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-- Andrew Lindemann Malone
Malian kora player Toumani Diabate's show Saturday at Lisner Auditorium was often impressive -- just in a different way than expected. On his Symmetric Orchestra's acoustic-electric CD "Boulevard de L'Independence" last year, the harp-sounding instrument's tones were part of a funky, polyrhythmic wall of sound. But Diabate's touring version of the unit did not include a horn section or any of his many percussionists and vocalists. Harking back to his earlier efforts, Diabate chose to keep things mostly traditional, only offering intermittent, tantalizing examples of the CD's approach.
The evening, part of the pan-African ensemble's first American tour, started dramatically with just the balafon player onstage, pinging a syncopated pattern on his xylophone-like instrument. A djembe drummer joined him, followed by two vocalists, an ngoni (African lute) player, keyboardist, electric bassist, trap drummer, electric guitarist and finally Diabate.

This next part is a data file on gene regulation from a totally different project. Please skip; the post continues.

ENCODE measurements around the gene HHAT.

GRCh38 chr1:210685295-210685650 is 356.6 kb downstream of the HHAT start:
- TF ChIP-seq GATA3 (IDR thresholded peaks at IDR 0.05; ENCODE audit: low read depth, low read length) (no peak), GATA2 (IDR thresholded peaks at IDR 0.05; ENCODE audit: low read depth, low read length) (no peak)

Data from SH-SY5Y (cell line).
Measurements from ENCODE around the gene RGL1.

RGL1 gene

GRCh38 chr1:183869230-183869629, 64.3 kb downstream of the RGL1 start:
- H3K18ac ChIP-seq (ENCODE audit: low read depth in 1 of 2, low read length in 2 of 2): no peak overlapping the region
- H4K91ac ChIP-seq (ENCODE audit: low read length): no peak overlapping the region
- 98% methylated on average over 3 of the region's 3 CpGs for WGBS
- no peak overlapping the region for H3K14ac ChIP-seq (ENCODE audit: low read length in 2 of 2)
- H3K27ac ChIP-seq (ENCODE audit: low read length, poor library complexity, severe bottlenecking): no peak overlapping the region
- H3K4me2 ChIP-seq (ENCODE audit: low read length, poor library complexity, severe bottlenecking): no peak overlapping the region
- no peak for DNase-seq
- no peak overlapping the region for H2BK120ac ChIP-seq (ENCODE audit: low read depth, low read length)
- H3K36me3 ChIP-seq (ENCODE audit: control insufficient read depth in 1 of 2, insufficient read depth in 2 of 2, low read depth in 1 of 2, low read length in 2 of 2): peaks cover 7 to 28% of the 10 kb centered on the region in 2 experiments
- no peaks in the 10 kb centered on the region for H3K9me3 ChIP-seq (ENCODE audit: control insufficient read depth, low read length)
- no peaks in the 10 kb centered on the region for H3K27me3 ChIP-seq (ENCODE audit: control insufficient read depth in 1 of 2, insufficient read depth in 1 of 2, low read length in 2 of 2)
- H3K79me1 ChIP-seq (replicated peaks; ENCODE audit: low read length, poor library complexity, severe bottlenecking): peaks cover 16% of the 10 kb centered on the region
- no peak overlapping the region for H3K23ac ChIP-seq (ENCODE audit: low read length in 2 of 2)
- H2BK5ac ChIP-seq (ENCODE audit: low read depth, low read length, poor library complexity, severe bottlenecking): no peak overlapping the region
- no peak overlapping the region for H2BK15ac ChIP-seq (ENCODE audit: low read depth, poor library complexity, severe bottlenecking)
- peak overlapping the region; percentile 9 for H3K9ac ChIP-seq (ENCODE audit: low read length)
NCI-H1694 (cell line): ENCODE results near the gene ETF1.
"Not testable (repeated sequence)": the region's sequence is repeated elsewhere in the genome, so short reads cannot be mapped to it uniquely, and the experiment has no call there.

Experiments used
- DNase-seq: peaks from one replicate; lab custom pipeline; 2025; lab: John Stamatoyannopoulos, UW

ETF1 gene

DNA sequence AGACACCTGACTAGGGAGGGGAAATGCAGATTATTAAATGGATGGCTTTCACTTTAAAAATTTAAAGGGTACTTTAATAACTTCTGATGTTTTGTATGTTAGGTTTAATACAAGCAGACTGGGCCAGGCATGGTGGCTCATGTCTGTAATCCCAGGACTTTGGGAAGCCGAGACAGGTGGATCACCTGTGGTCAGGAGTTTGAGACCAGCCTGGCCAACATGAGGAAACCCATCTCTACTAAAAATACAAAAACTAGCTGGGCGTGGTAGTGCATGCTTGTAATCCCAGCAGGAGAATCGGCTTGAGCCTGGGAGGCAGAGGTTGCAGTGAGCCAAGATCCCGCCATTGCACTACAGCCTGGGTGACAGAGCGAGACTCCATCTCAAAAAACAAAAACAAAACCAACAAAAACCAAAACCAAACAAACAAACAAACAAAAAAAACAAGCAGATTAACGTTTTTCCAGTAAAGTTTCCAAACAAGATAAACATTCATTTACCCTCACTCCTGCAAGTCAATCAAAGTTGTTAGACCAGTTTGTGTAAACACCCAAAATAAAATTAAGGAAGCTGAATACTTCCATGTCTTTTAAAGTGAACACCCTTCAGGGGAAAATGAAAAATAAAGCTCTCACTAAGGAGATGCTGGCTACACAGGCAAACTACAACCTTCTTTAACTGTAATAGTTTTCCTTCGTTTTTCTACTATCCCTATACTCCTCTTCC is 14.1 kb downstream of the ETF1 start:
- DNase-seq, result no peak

The concert's eight lengthy songs, including many from earlier acoustic albums, were not pop in structure but instead included repeating modal rhythms, instrumental and vocal melodies and improvised solos. Although Diabate's guitarist, bassist and keyboard player were underused, the format highlighted the gorgeously unique timbres of West African acoustic instruments.
The orchestra's rendition of "Boulevard de L'Independence" was a standout, showcasing the group. Singer Soumaila Kanoute carried the number with his emotional griot cadences and harmonies with vocalist Mamadou Kouyate. Diabate and cousin Mamadou Diabate ended the night with a beautiful talking-koras duet.
-- Steve Kiviat